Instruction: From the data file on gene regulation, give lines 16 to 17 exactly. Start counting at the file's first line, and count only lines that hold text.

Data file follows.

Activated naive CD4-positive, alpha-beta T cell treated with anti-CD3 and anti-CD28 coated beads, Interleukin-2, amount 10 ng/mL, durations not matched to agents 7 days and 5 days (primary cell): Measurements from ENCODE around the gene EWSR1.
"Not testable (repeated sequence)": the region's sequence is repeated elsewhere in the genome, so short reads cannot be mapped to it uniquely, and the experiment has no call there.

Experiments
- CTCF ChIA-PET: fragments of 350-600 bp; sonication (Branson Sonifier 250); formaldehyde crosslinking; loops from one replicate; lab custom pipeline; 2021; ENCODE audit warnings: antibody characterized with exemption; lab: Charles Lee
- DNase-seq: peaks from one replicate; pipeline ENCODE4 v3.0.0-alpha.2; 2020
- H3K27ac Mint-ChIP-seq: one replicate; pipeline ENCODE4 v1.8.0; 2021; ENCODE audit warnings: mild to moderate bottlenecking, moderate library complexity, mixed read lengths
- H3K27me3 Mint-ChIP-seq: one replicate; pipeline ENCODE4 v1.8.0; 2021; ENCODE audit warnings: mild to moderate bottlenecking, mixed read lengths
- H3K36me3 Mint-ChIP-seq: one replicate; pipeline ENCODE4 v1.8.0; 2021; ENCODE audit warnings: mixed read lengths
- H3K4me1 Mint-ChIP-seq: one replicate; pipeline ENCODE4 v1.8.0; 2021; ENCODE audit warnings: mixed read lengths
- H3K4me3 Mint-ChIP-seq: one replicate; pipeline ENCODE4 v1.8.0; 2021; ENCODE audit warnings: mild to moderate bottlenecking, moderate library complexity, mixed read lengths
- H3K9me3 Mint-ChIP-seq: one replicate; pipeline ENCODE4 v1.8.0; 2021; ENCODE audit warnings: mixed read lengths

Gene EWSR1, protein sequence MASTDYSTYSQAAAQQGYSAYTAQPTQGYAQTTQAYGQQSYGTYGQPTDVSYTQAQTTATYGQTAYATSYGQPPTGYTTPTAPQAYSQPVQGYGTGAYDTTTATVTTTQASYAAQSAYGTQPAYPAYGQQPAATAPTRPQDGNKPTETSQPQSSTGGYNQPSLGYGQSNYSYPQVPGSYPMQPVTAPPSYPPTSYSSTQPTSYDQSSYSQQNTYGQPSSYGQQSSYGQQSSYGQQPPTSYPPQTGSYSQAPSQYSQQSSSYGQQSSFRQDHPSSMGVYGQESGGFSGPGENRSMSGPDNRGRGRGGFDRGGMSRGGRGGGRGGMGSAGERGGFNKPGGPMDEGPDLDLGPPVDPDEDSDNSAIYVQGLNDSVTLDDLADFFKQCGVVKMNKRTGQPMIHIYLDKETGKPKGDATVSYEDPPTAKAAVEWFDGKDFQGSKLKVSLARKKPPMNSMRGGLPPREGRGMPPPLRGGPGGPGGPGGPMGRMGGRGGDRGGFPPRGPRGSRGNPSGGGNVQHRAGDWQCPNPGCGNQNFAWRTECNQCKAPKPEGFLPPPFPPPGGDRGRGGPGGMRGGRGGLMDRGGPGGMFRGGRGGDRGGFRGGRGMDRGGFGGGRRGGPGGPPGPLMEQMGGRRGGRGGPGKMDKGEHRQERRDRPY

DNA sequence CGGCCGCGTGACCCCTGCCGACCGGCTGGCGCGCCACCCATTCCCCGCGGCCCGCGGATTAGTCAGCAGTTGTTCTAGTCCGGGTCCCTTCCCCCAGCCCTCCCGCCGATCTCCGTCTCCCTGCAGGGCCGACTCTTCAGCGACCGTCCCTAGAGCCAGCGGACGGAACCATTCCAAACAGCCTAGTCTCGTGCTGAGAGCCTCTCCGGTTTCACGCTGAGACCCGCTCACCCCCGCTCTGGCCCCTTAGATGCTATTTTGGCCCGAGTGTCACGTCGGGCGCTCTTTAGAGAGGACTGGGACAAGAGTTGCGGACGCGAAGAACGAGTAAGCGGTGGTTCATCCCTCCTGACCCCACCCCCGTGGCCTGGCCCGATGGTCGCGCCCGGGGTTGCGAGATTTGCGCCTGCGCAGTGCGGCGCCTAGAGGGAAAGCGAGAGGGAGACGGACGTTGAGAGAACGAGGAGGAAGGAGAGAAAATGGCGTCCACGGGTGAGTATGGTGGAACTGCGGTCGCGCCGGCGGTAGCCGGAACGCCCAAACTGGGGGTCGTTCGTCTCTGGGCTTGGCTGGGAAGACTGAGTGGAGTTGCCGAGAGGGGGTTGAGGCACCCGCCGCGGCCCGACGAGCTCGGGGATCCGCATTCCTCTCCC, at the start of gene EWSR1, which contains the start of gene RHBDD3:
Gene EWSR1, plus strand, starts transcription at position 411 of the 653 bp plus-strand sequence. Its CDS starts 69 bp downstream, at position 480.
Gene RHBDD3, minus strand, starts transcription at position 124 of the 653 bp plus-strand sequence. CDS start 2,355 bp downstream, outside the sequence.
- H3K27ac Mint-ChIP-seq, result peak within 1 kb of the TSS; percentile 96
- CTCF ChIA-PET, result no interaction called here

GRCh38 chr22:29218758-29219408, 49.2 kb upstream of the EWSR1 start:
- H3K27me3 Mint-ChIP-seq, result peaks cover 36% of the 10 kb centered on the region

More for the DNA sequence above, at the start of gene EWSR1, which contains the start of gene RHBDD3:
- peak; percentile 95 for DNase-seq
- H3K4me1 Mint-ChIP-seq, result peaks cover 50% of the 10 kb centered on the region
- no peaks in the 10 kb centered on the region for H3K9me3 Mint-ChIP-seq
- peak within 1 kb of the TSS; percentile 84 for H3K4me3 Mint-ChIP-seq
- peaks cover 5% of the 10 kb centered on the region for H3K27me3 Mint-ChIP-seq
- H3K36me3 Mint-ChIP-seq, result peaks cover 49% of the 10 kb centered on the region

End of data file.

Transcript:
- H3K27ac Mint-ChIP-seq, result peak within 1 kb of the TSS; percentile 96
- CTCF ChIA-PET, result no interaction called here